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If you have a question about this talk, please contact Dr. Luna Filipovic.

The dominant views about meaning and “propositional content” in philosophy and linguistics are founded upon two mistakes that have wrought havoc as a pair while sometimes obscuring one another. The first manifests itself in conflations of constitutive-metaphysical questions about the factors that determine meaning and evidential-epistemic questions about the factors involved in identifying it. The second manifests itself in versions of a seductive myth about the relation between text, context, and content, a myth fuelled by a conflation of conceptually distinct notions of semantics—one from the study of natural language, the other from mathematical logic—and by an erroneous picture of what can be accomplished using model-theory in general and indexical generalizations of intensional logics in particular. Interestingly, even pragmatists such as Sperber and Wilson, who explicitly reject the myth, conflate the relevant constitutive-metaphysical and evidential-epistemic issues, and in so doing get drawn into confused debates about the determinants of propositional content with those semanticists over whom the myth exerts most control. Unless the myth is comprehensively debunked and the metaphysics of meaning and the epistemics of interpretation cleanly separated, breaking free of the confused debates about content that figure so prominently in contemporary research on the semantics of natural language will be impossible.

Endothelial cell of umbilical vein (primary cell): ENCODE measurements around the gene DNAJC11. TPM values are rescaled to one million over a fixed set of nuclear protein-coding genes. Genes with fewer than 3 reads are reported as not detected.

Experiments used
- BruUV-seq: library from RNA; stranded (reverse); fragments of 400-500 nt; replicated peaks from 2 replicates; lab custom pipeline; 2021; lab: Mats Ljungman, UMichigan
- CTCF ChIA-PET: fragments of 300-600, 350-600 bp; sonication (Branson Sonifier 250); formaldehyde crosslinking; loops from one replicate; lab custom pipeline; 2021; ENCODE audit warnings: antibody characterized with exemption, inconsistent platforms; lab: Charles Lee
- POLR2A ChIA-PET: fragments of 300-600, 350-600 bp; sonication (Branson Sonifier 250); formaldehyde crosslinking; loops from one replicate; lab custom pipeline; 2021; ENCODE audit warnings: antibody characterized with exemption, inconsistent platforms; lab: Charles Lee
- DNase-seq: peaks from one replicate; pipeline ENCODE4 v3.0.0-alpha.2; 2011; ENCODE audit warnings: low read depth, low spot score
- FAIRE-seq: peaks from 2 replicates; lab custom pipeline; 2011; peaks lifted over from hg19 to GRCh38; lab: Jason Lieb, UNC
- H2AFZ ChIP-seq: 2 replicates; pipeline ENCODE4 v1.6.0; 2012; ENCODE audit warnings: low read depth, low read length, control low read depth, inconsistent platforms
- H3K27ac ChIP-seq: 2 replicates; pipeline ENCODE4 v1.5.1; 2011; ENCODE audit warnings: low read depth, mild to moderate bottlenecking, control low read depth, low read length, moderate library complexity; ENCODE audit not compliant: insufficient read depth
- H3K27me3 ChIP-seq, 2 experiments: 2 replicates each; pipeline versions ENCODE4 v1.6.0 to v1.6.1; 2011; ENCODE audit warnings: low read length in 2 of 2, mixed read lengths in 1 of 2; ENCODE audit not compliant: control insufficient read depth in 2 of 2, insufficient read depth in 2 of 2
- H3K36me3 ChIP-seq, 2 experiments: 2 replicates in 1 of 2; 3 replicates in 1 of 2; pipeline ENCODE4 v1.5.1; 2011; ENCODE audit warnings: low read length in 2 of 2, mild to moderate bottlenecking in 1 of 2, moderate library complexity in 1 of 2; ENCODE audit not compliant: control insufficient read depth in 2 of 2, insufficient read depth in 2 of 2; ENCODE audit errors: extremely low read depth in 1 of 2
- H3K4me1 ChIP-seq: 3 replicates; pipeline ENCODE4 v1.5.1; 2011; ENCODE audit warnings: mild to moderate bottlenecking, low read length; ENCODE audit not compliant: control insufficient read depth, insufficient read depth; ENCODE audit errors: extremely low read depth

This talk is part of the Cambridge Institute for Language Research events series.

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